Former NEJM Editor Criticizes Publication and Peer Review of ARISTOTLE Trial

Editor’s note: The following guest post is reprinted with permission from the blog of Alison Bass. Bass is the author of Side Effects: A Prosecutor, a Whistleblower and a Bestselling Antidepressant on Trial, and was a longtime medical and science writer for The Boston Globe.

New heart medication study was too flawed for publication, former journal editor says

by Alison Bass

At a Harvard event last night honoring the former Sen. Grassley investigator Paul Thacker, someone in the audience wanted to know how the topic of Thacker’s talk — Dollars for Doctors: Who owns your physician? — was related to the soaring cost of medical care in this country.

As Thacker noted at the outset of his talk, Medicare and Medicaid are now a larger portion of the federal budget than the Pentagon and health care now equal 23 percent of all federal expenditures. Part of the problem, he noted, is the fact that our medical system is stacked towards the widespread adoption of expensive new drugs over older generics even when the new agents are not necessarily safer or more effective than cheaper drugs.

It was left to Dr. Arnold Relman, professor emeritus at Harvard Medical School, to showcase a fresh-off-the-page example of how studies that are funded by drug makers and conducted by researchers who have financial ties to the industry present skewed research results that favor expensive new drugs over generics.

His case in point: The New England Journal of Medicine published a study last week concluding that a new anticoagulant known as apixiban (brand name: Eliquis) was superior to the generic drug warfarin in preventing stroke and deaths in patients with atrial fibrillation (abnormal heart rhythm). The study was funded by Bristol Myers Squibb and Pfizer, which jointly manufacture Eliquis, and featured a lengthy roster of authors, many of whom have extensive financial ties to the drug industry (in the form of speaking and consulting fees). At least three of the authors were Bristol Myers Squibb employees, as the fine print at the end of the study disclosed.

The issue Relman, a former editor of he New England Journal, raised was how these financial conflicts may have influenced the way the paper itself was skewed in favor of the new drug. He noted two major omissions in the discussion section of the study. One was the fact that the anticoagulant showed no efficacy over the much cheaper warfarin generic in the 7,000 patients recruited in Europe (this was a multi-center trial involving 18,000 patients from the U.S., Latin America, Asia and Europe). Two, 35 percent of the patients on warfarin were not taking a therapeutic dose of the drug, which, he said, could explain why they had a higher rate of blood clotting and stroke than patients taking the new anticoagulant.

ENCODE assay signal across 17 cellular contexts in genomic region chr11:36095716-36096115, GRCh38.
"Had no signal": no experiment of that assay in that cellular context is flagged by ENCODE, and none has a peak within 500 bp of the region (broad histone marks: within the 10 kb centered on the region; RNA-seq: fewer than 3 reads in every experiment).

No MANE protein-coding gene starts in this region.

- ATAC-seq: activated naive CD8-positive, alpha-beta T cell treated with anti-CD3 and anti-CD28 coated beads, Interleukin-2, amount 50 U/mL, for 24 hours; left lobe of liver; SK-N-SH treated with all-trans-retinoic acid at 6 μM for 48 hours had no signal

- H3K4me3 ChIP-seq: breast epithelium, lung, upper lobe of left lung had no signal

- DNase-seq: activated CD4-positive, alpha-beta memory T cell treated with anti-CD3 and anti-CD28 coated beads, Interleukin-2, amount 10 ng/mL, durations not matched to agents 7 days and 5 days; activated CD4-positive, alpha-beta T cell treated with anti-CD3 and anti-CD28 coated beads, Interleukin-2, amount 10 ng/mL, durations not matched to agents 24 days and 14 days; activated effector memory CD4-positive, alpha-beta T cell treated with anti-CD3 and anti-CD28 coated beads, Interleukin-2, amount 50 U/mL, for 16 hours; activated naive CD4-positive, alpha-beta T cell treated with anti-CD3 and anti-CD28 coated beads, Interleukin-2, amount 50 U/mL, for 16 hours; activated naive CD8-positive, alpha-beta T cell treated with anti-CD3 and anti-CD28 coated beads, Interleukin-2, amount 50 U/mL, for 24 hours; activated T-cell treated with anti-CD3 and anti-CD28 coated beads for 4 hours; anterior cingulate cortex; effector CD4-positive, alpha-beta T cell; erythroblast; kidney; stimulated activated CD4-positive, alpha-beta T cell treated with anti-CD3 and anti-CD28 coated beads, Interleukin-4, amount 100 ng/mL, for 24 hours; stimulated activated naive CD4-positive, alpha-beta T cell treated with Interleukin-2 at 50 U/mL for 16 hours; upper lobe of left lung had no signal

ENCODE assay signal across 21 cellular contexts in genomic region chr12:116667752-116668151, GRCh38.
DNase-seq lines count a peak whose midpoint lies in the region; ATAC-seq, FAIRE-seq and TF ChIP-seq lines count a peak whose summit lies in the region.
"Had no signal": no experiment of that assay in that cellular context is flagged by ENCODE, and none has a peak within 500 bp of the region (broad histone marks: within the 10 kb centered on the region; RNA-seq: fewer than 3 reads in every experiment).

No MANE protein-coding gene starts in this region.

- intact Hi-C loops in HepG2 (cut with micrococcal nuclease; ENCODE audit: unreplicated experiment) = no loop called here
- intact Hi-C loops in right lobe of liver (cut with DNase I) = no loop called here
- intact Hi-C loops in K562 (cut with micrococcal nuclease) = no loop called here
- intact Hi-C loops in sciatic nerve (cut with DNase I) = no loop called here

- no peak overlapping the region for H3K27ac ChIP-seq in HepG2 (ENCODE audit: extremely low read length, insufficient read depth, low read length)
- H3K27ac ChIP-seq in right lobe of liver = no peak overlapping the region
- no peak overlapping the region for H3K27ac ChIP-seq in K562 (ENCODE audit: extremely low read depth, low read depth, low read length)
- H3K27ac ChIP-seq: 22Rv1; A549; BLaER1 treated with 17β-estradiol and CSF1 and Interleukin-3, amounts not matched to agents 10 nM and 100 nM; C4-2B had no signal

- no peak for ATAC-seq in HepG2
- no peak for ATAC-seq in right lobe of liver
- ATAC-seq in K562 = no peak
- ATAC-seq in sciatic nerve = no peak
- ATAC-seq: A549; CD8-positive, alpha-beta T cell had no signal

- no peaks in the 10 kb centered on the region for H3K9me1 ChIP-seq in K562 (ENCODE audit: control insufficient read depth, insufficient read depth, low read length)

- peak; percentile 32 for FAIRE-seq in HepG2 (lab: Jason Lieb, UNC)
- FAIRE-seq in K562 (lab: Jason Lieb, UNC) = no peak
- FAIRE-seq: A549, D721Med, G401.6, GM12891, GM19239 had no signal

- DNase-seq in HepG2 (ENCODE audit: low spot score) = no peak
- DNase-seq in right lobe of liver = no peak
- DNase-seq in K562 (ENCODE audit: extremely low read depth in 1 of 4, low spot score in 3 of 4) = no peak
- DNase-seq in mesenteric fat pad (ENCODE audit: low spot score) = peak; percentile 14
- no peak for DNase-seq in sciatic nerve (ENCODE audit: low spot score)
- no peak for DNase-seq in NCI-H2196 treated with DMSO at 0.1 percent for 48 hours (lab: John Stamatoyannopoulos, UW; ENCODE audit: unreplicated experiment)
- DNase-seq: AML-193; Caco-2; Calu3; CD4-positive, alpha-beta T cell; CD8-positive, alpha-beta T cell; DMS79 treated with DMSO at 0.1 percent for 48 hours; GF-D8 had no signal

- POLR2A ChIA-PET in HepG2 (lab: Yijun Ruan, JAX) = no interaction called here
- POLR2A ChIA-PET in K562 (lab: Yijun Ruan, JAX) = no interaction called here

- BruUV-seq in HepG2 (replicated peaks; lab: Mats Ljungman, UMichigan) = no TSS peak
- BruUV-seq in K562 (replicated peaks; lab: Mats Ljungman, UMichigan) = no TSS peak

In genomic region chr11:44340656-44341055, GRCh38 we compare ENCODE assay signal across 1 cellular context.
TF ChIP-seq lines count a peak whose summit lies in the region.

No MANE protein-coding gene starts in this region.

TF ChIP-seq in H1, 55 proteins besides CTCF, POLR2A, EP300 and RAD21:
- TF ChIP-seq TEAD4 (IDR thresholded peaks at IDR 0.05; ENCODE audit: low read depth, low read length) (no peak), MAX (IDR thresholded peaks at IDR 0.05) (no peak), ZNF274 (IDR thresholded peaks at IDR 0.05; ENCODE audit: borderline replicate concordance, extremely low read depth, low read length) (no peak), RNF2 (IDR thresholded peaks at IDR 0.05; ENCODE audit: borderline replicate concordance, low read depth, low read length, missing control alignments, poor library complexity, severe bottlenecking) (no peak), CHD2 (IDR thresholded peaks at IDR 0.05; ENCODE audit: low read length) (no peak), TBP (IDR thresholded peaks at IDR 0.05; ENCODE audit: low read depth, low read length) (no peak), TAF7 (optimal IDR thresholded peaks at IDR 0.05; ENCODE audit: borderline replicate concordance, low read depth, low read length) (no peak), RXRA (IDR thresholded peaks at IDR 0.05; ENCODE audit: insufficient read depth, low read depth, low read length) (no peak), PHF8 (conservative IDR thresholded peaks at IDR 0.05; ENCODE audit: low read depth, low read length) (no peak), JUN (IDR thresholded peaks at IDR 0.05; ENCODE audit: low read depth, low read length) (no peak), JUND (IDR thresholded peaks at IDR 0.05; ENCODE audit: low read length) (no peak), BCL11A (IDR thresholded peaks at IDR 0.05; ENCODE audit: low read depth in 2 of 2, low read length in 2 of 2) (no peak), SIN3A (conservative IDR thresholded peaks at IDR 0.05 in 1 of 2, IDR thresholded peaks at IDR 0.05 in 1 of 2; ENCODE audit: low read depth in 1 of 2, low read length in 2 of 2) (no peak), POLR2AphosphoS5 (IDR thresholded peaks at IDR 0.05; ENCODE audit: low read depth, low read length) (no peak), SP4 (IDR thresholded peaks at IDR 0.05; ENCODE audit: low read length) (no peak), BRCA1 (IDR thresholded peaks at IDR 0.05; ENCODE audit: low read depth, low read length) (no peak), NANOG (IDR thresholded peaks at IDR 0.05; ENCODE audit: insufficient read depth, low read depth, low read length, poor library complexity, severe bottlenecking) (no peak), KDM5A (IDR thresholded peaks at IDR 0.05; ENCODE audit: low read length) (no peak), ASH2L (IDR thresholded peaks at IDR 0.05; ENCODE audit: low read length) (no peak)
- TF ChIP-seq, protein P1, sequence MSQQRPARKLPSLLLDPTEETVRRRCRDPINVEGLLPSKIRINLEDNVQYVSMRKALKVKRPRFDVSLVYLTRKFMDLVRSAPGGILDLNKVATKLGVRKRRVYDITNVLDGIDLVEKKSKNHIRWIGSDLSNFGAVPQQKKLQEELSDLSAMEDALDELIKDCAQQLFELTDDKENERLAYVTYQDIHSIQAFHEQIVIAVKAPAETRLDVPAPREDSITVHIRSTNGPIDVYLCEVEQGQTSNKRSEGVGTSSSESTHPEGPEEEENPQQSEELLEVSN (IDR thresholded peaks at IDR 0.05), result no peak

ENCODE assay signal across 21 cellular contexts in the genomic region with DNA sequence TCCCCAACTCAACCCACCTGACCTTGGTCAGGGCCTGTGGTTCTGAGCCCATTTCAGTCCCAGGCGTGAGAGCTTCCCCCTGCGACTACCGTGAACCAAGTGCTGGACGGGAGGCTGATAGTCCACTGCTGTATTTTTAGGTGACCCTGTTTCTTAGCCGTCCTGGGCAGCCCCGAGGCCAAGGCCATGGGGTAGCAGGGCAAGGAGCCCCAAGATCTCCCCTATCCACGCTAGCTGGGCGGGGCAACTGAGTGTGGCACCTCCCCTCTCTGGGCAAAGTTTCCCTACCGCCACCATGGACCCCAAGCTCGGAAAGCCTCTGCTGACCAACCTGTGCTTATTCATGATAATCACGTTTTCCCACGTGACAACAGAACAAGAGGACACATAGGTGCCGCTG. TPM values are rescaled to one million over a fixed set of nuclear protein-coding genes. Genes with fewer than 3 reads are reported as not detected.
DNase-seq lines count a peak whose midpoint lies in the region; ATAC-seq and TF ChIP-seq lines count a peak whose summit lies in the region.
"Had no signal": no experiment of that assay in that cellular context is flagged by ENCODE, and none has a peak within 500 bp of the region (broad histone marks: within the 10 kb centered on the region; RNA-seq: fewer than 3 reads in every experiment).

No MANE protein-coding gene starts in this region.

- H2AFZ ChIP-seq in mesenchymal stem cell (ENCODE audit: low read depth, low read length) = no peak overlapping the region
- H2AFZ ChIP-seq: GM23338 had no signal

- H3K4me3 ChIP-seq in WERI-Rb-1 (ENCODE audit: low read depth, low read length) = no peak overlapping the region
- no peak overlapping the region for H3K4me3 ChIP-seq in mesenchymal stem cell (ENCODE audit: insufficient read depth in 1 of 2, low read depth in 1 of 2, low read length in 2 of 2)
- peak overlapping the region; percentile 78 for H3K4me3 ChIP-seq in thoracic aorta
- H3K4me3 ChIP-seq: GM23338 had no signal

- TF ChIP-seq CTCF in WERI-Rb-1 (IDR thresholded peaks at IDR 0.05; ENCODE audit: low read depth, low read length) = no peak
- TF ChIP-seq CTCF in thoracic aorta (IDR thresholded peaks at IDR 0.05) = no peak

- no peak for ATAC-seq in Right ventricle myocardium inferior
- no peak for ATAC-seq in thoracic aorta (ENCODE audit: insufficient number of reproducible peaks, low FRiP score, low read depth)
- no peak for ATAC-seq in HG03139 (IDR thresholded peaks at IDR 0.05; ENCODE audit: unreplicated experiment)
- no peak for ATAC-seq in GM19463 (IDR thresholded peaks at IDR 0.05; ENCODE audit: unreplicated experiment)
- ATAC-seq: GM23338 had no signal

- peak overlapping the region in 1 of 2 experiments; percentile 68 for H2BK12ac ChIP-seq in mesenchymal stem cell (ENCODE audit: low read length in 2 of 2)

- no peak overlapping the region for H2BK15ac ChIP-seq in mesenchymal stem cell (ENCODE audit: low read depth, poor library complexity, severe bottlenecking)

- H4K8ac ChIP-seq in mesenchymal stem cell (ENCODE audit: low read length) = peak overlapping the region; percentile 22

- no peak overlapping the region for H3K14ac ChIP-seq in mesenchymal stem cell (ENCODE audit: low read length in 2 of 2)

Yet neither of these key limitations were mentioned in the study’s discussion, a glaring omission, according to Relman. He said that the journal itself was remiss in publishing the study without mentioning these limitations.

“This study was not well peer reviewed,” Relman said. “Neither [Dr. Marcia Angell, also a former editor of NEJM] nor I would have accepted this paper for publication.”

Yet as a result of its publication, many heart doctors will now be steered toward prescribing a much more expensive drug when the cheaper generic would do just as well in many cases.

The study, Relman said, is a prime example of why the disclosure of conflicts of interest (which most leading journals now require) is not enough to curb bad or biased science. He suggested that medical institutions simply prohibit their faculty from doing research on drugs when they are receiving lucrative speaking and consulting payments from industry. (Research shows a clear link between a company funding a trial and favorable the results for that company’s drug — see here and here.)

“The real solution is for medical institutions to get rid of these unethical practices,” Relman said. “Disclosure is not a solution.”

Thacker agreed. The Physician Payment Sunshine Act, which he helped shepherd into law and requires drug companies to disclose all payments to doctors, should be considered a first step, he said.

“It’s a way to get a handle on just how widespread the problem of financial conflicts of interest are, so we can start to make real changes,” he said.